Lance and Bridget Crane objected Tuesday to the long list of conditions that the Sister Bay Plan Commission placed on their proposed condominium development on the former Little Sister Resort property.
Attorneys Tyler Pluff and Amy Sullivan of Pinkert Law Firm did most of the talking for the Cranes during a tense exchange near the end of a three-hour plan commission meeting April 27.
“The conditions you have required are not conditions allowable under your zoning code,” Pluff said. “These are conditions that require a revamp of the project. These are not allowable under Wisconsin Act 67.”
The Cranes are seeking a Conditional Use Permit to build 18 residential condominiums on the property, most of them on the landward side of Little Sister Road.
The conditions include not using the words “Pebble Beach” in the condo project’s name, constructing an ADA-compliant path to the waterfront, banning transient rentals of the condominiums, and leaving the former Fred & Fuzzy’s restrooms – located near village property – and making them available for public use, with maintenance by the village.
Act 67 significantly weakened the strength of a municipality’s oversight of Conditional Use Permits (CUPs), making it impossible to deny a CUP based solely on testimony in opposition.
According to the act, as long as those seeking the permit can prove they are going to abide by the restrictions set out in the permit, no amount of neighborly opposition can prevent a municipality from approving it. The law was passed as part of a bill dubbed the “Homeowners’ Bill of Rights” in 2017.
Plan Commission Chair Denise Bhirdo appeared surprised by the Cranes’ response. She and Village Administrator Beau Bernhoft said the tone taken by the attorneys was much different from the impression they had gotten during a recent meeting with the Cranes and their attorneys to clarify the conditions.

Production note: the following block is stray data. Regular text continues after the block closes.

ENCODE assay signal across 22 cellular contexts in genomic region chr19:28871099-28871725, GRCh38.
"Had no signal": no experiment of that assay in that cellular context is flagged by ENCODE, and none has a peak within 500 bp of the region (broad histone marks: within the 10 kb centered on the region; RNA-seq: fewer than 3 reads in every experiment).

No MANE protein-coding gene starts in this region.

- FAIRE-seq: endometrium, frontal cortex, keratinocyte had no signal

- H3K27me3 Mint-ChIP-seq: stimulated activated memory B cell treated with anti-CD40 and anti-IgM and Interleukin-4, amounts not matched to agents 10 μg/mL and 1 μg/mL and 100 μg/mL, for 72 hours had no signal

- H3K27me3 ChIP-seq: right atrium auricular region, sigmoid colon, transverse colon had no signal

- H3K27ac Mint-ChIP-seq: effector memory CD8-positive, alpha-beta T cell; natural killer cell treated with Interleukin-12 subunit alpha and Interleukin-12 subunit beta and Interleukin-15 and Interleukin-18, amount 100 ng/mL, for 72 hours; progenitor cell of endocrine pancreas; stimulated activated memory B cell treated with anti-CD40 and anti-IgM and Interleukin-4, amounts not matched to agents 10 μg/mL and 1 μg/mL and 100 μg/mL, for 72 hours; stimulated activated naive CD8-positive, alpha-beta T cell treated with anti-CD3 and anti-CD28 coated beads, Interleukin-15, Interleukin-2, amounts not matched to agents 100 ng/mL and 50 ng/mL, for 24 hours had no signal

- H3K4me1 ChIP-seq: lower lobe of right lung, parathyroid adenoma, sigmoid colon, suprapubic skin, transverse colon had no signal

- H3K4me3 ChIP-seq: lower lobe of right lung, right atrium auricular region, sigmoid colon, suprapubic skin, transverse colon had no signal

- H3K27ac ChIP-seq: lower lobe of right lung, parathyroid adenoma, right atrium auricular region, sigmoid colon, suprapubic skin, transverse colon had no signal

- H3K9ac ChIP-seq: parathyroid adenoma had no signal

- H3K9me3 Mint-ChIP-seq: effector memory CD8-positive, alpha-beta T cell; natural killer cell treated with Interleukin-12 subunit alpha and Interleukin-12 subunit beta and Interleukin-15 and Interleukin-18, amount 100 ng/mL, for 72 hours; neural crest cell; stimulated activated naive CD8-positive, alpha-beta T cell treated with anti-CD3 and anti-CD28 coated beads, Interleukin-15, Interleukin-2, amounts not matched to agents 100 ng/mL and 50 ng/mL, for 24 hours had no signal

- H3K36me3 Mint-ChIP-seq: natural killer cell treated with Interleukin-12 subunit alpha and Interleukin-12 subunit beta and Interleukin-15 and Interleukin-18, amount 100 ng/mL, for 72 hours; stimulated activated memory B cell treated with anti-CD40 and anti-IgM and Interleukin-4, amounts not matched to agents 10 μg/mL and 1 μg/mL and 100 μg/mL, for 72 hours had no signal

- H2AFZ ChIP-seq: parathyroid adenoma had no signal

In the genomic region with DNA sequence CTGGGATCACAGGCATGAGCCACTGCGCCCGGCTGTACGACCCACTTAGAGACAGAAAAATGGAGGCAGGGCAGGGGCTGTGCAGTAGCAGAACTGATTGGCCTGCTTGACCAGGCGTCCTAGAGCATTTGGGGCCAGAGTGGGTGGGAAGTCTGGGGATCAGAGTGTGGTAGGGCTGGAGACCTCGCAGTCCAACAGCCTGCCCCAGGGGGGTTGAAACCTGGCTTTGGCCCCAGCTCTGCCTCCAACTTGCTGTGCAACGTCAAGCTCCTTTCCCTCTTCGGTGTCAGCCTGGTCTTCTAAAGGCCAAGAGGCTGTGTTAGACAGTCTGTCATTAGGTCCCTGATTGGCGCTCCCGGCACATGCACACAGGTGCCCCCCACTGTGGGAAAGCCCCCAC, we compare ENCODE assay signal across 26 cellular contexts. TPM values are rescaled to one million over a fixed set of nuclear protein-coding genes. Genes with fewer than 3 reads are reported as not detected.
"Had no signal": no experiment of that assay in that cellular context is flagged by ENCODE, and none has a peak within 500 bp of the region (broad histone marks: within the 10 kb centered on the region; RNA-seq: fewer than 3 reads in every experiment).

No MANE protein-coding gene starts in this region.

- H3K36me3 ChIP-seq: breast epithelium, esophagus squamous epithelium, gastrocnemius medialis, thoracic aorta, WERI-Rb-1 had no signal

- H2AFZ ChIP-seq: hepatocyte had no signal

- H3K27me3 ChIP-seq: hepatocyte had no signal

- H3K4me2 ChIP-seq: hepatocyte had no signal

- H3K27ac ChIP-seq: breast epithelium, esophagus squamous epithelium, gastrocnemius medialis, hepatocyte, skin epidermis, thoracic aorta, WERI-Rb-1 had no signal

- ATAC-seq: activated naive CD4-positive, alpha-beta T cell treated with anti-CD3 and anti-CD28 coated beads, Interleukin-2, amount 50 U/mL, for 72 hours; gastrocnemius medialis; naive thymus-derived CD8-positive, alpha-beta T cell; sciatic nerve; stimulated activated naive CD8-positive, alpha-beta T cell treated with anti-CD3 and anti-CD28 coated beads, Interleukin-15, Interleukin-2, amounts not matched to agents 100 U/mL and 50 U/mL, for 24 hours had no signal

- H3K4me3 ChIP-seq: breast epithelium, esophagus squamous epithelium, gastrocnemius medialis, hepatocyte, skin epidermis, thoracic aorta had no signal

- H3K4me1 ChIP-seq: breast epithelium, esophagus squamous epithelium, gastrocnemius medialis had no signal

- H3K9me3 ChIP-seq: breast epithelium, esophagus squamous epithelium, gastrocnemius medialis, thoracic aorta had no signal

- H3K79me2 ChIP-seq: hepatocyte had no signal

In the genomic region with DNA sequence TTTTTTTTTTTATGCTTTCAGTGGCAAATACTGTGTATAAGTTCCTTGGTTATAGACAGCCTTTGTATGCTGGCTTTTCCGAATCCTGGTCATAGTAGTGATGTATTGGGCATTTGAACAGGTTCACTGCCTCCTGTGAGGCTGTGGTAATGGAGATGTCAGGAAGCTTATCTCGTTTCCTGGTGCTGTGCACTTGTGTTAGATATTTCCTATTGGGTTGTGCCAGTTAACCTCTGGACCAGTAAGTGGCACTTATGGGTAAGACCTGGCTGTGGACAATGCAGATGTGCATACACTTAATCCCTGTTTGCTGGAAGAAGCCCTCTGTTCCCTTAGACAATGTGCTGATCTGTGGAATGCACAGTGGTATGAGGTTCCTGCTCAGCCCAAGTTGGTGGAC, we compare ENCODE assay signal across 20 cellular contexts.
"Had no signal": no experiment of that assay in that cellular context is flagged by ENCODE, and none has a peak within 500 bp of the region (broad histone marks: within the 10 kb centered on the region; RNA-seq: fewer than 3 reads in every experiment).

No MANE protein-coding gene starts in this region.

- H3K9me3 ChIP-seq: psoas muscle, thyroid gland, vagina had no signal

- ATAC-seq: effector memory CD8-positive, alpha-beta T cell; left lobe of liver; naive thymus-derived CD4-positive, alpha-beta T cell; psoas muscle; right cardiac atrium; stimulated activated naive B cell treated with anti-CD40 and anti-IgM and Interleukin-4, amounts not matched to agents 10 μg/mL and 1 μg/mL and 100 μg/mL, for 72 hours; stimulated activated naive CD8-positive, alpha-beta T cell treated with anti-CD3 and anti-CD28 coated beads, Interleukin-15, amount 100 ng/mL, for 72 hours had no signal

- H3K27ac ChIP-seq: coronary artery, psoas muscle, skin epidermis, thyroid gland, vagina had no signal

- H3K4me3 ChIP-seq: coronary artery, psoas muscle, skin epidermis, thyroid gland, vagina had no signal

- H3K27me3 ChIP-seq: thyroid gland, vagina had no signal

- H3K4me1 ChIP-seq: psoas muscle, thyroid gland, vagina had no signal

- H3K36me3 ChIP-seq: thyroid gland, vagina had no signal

“This was not an avenue the Cranes raised in our discussion,” Bhirdo said.
Pluff said the Cranes would not discuss the conditions further. In response, Commissioner Nate Bell recommended tabling the issue because the village did not have legal representation at the meeting.
“We have a lot of non-attorneys talking to attorneys at this point, and generally that is not a good thing,” Bell said.
The discussion ended with the Cranes expressing their frustration with the decision to table the issue.
Commission Seeks Changes to Downtown Vacation-Rental Project
The plan commission continued its review of a proposal by Wild Tomato owner Britt Unkefer for a vacation-rental development behind Skipstone Coffee in the center of the village.
The new three-story design for the five-unit complex came in response to the village’s denial of an earlier two-story concept that did not meet the village’s parking requirements. The new version adds garages on the first floor to provide adequate parking.
The commission spent substantial time debating the color scheme and architectural aspects of the building, ultimately suggesting that the design include dormers and treatments to break up the barn-like structure.
Bike Rentals Approved
The plan commission approved a bike-rental operation at the Hotel Dörr property presented by Dave Rack. The business would operate out of a kiosk adjacent to the sidewalk, with 12 fat-tire electric bikes available for rent or for tours in and around Sister Bay.